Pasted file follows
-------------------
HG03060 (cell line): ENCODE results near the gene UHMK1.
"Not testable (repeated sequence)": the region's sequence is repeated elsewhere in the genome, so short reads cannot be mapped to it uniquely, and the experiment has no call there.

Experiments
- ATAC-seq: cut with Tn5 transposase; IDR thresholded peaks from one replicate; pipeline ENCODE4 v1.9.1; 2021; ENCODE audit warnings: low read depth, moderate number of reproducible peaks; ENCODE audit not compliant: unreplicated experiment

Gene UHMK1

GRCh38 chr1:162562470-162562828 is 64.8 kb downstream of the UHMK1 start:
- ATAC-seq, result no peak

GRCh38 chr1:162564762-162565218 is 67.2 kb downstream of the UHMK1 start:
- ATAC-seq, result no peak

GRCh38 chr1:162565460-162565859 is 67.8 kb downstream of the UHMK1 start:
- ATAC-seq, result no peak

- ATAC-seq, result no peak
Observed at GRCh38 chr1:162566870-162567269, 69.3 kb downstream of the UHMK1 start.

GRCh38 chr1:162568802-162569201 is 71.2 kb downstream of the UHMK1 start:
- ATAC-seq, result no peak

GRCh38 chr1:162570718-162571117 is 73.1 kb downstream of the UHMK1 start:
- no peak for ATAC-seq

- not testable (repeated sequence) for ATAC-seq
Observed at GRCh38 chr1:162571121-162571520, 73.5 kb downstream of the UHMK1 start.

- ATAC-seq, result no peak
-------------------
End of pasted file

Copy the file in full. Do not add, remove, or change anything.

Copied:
HG03060 (cell line): ENCODE results near the gene UHMK1.
"Not testable (repeated sequence)": the region's sequence is repeated elsewhere in the genome, so short reads cannot be mapped to it uniquely, and the experiment has no call there.

Experiments
- ATAC-seq: cut with Tn5 transposase; IDR thresholded peaks from one replicate; pipeline ENCODE4 v1.9.1; 2021; ENCODE audit warnings: low read depth, moderate number of reproducible peaks; ENCODE audit not compliant: unreplicated experiment

Gene UHMK1

GRCh38 chr1:162562470-162562828 is 64.8 kb downstream of the UHMK1 start:
- ATAC-seq, result no peak

GRCh38 chr1:162564762-162565218 is 67.2 kb downstream of the UHMK1 start:
- ATAC-seq, result no peak

GRCh38 chr1:162565460-162565859 is 67.8 kb downstream of the UHMK1 start:
- ATAC-seq, result no peak

- ATAC-seq, result no peak
Observed at GRCh38 chr1:162566870-162567269, 69.3 kb downstream of the UHMK1 start.

GRCh38 chr1:162568802-162569201 is 71.2 kb downstream of the UHMK1 start:
- ATAC-seq, result no peak

GRCh38 chr1:162570718-162571117 is 73.1 kb downstream of the UHMK1 start:
- no peak for ATAC-seq

- not testable (repeated sequence) for ATAC-seq
Observed at GRCh38 chr1:162571121-162571520, 73.5 kb downstream of the UHMK1 start.

- ATAC-seq, result no peak